In the 1970s, a local "Stop the Dam" effort grew to national attention. In the end, the inspiring beauty of the Red River Gorge was saved for future generations.
Today, the proposed merger of St. Joseph Hospital (as a member of St. Joseph Health System) with the University of Louisville Hospital and Jewish Hospital is another eminent threat.
The deal is troubling in at least three areas: threat to prominence and local control, lack of transparency and a threat to core values and Catholic identity.
On threat to prominence and local control: St. Joseph's, as Lexington's first hospital is affectionately known, was founded in 1877 by the Sisters of Charity of Nazareth.
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It has long enjoyed a tradition of excellence and area medical firsts: first nursing school (1918), first medical library (1932), first blood bank (1939), and first open-heart surgery (1959). Its CT scanner (1974) was the state's first and nation's sixth. Truly amazing firsts continue, including robotic closed-chest heart surgery (2010).
Befitting this tradition of excellence, it is still the "mothership" of the St. Joseph chain. Sadly, and incredibly, the merger will dissolve its board forever, as well as the boards of the eight sister facilities (St. Joseph East, Women's Hospital, Jessamine, Berea, Martin, Mount Sterling, London and Flaget).
The entire system will have only a minority representation on the merged Louisville board, despite the contribution of $300 million by its parent chain to the deal.
This local jewel, St. Joseph's, if it maintains its honored name, will become a secondary medical outpost of a Louisville-governed and Denver-owned conglomerate.
On the lack of transparency: Last November, the news release on the merger stated that national bioethicist John Haas had approved it. Yet during a call to Haas, his spokesman would neither "confirm nor deny" that a consult was rendered.
At an off-site February meeting at Keeneland — to which not even the president of the St. Joseph's medical staff was invited — a U of Lmedical school official affirmed there would be no backing down on obstetric training mandates, including for abortion and sterilization.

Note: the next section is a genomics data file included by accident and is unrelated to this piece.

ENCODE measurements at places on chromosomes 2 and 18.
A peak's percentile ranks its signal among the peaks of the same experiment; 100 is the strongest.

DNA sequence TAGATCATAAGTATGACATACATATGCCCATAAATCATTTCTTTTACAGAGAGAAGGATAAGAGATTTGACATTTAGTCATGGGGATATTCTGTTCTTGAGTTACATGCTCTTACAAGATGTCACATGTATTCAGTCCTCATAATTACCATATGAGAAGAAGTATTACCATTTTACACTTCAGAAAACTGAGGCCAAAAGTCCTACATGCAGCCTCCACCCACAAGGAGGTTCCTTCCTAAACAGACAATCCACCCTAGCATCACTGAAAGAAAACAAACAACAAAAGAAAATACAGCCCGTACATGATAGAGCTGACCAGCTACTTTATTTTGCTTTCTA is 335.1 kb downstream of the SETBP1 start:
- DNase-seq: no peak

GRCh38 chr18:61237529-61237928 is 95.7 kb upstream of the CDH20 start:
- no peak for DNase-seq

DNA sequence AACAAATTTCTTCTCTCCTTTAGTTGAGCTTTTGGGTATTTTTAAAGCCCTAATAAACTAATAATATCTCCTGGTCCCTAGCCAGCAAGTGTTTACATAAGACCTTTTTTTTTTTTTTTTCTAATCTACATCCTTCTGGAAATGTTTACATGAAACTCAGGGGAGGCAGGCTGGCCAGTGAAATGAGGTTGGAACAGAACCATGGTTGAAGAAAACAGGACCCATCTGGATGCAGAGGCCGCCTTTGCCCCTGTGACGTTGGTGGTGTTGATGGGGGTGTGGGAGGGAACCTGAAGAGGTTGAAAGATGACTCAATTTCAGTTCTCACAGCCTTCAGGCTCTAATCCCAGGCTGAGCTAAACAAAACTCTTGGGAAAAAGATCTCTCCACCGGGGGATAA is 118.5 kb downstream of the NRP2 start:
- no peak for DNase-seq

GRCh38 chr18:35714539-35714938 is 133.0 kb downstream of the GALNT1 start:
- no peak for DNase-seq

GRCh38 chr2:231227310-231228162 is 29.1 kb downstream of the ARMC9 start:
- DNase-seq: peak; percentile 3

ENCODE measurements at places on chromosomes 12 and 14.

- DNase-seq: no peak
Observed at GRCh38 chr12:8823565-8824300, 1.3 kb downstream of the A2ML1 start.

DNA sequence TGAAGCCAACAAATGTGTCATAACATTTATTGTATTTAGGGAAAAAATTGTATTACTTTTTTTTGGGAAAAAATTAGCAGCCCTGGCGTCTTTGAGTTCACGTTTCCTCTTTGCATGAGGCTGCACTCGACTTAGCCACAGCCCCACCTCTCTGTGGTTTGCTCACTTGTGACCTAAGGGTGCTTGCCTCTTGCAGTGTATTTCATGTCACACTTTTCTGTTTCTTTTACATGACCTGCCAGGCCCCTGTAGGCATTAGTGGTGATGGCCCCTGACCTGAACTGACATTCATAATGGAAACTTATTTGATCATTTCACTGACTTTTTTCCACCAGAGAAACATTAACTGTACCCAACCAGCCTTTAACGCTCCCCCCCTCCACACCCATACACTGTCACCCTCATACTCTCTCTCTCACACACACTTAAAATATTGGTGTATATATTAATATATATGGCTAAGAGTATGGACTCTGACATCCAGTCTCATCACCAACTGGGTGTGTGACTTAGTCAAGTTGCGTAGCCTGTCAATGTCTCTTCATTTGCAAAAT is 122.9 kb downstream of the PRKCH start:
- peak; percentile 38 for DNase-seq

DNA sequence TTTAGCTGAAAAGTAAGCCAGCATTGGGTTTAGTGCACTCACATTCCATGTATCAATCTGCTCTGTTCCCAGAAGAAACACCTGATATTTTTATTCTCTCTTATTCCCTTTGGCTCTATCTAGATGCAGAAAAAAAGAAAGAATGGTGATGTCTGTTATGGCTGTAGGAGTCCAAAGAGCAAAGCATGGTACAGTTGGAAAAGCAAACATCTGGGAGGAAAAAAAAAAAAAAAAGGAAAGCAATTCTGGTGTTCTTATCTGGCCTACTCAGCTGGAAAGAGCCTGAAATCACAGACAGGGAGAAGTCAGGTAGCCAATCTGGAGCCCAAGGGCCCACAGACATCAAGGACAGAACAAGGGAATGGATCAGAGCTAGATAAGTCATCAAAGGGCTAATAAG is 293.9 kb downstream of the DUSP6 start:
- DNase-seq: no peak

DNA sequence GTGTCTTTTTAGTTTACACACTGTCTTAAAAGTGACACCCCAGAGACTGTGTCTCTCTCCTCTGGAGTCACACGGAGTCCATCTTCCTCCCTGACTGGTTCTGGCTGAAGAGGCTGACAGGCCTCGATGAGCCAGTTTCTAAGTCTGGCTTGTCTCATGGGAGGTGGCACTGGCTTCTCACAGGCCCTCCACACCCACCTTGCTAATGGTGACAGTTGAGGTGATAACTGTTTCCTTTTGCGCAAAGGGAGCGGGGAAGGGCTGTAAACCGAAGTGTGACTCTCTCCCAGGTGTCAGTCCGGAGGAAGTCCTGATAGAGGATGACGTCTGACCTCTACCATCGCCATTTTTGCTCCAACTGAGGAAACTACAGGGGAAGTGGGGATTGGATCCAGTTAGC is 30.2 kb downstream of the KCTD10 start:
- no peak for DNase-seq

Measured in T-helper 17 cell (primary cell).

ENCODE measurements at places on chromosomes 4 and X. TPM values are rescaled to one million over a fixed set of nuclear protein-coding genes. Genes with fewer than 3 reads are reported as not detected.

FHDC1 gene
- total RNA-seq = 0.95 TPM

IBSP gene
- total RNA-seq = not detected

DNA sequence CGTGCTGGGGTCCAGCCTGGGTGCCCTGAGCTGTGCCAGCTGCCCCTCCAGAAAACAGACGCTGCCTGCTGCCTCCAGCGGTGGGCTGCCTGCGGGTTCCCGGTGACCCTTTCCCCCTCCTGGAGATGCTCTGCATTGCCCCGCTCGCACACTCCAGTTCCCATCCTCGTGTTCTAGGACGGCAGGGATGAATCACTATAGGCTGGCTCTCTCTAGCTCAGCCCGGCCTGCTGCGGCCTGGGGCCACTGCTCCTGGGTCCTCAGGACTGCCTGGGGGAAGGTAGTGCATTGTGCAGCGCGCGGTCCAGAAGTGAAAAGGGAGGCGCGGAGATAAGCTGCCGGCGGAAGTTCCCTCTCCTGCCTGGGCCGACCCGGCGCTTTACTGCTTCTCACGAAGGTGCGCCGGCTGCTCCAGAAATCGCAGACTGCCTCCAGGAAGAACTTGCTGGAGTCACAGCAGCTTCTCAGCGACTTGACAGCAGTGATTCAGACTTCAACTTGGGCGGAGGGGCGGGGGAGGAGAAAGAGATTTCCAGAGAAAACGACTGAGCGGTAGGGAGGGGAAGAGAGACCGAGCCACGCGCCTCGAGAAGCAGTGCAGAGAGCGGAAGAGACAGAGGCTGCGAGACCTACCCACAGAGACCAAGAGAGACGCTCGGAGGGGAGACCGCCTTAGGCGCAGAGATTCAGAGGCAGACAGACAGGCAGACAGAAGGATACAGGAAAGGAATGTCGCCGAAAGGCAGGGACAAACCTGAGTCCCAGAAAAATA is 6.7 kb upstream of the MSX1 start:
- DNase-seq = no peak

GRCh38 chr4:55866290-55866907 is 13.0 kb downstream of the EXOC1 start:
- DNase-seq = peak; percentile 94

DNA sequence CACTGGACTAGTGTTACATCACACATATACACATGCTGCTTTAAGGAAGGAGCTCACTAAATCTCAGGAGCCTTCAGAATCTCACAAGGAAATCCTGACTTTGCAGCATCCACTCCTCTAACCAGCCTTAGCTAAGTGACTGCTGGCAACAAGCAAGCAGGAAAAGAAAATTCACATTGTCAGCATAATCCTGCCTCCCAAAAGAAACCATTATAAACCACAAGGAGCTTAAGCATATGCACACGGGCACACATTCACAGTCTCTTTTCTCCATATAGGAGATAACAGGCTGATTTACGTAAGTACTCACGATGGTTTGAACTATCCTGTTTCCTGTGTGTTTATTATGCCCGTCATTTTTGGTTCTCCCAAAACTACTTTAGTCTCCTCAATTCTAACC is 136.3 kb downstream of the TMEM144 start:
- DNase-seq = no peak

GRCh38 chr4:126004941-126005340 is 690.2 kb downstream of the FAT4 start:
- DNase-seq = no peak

On the threat to core values and Catholic identity: A few years ago, the six-foot-long marble crosses that stretched from the front to the back of St. Joe's were jackhammered up. Likewise, when nursing floor units were remodeled, Christian symbols that were left by the Sisters were removed.
This past Christmas, the manger scene was smaller and off to the side. Despite new, red and prominent signage that includes the parking lot, the cross next to the sign above the main entrance was removed and not replaced.
The U of L Web site proudly markets sterilization and in vitro fertilization, which includes abortion by "selection" and "reduction" of embryos. Abortions are performed at clinics in Louisville and Lexington. The Web site reassuringly states the clinics are staffed by "faculty of the University of Louisville School of Medicine."
To avoid confusion, scandal and the suggestion of support for their actions, since June 2004 the American Bishops have forbidden Catholic universities from honoring pro-abortion speakers at commencements.
A merger between U of L and St. Joseph's is a clash of cultures. How is this merger with its eye-popping dowry not support for U of L's actions?
In contrast to this non-collaborative, Denver-down deal, the Catholic Catechism teaching on subsidiarity affirms that a "higher order should not interfere within the internal life of a community of a lower order."
Don't Lexington, and the other affected local communities, have any say about this?
U of L should consider three proposals for St. Joseph's, prayerfully offered:
■ Retention of the hospital's executive team.
■ Retention of a local governing board.
■ The overdue naming of Bishop Ronald Gainer, head of the Lexington diocese, to this board.